hen they were born on May 28, 1934, weighing a grand total of just over 13 pounds, no one expected them to live so much as an hour. Overnight, Yvonne, Annette, Cécile, Émilie, and Marie Dionne captivated the world, defying medical history with every breath they took.
In an effort to protect them from hucksters and showmen, the Ontario government took custody of the five identical babies, sequestering them in a private, custom-built hospital across the road from their family — and then, in a stunning act of hypocrisy, proceeded to exploit them for the next nine years. The Dionne Quintuplets became a more popular attraction than Niagara Falls, ogled through one-way screens by sightseers as they splashed in their wading pool at the center of a tourist hotspot known as Quintland. Their faces sold everything from Baby Ruth candy bars to Colgate toothpaste.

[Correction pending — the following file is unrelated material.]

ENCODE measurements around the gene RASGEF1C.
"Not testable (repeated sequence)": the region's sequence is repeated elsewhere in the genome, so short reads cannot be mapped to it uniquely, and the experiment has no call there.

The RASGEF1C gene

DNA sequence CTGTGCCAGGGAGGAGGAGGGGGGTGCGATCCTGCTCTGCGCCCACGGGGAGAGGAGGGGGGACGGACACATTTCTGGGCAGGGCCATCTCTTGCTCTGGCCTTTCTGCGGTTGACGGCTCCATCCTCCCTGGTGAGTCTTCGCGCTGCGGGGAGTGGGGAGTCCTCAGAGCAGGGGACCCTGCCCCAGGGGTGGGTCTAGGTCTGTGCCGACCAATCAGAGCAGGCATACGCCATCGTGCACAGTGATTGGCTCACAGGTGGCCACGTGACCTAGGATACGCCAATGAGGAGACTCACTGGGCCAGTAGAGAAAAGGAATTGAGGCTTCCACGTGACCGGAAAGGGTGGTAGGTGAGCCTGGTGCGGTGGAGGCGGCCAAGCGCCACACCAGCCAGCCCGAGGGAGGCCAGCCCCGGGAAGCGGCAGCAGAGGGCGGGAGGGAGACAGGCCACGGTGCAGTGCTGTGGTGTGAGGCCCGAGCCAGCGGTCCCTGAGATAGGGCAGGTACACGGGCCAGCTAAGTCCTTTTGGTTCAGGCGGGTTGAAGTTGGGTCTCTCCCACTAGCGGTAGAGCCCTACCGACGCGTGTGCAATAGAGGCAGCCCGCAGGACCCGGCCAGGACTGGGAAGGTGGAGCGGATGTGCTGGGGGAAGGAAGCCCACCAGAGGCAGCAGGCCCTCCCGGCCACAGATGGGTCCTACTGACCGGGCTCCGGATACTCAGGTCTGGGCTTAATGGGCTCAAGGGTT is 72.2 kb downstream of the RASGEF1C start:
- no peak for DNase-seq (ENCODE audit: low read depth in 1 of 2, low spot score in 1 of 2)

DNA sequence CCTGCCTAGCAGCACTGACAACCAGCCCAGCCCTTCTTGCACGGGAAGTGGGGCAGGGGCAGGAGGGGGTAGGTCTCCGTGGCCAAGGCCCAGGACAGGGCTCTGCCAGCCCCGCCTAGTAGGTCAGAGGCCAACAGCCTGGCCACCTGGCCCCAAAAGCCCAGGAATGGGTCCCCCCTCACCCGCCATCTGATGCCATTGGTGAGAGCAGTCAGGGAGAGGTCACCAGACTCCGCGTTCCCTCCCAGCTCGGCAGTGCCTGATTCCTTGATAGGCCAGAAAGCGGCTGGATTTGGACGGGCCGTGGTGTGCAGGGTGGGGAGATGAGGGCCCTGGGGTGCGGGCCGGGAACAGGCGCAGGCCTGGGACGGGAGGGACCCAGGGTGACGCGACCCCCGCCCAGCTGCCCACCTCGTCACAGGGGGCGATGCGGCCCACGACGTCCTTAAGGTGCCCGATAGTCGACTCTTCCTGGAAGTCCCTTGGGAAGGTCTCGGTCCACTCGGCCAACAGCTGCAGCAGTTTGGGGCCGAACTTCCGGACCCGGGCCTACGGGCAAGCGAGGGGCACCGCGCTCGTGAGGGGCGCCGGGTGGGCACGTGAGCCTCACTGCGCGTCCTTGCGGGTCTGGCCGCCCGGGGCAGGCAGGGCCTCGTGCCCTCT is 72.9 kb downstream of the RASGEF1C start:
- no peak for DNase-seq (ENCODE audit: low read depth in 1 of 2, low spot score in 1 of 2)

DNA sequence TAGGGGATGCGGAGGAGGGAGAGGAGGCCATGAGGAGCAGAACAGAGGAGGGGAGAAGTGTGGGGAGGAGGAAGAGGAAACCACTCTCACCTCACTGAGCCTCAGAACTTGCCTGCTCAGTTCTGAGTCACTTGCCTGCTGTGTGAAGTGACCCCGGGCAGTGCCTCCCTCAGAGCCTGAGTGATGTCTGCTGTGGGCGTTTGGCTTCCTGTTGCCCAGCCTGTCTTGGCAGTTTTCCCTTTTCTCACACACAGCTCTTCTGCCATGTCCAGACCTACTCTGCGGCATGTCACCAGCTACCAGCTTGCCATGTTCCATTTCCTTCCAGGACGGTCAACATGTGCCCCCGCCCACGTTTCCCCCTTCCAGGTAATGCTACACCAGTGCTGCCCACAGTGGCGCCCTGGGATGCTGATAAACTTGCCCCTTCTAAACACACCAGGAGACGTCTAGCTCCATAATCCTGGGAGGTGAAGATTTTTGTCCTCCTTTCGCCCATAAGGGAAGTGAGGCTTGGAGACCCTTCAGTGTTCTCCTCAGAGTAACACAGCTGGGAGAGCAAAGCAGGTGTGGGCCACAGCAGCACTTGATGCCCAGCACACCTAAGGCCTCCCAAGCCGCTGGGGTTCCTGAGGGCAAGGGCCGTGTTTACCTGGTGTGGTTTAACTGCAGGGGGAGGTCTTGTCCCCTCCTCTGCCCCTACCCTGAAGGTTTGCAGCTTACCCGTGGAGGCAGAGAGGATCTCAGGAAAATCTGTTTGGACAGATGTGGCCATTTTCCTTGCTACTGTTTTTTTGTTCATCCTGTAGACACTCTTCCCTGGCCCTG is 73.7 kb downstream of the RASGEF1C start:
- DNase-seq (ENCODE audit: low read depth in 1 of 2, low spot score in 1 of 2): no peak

In this masterful work of narrative nonfiction, Sarah Miller examines the lives of five identical sisters forced to endure the most publicized childhood in history — and how they survived their turbulent teenage years to forge identities of their own. Impeccably researched, with photos of the Dionnes from birth through adulthood, this is an enthralling, heartbreaking portrait of a unique sisterhood, imbued with the astonishing resilience of the human spirit.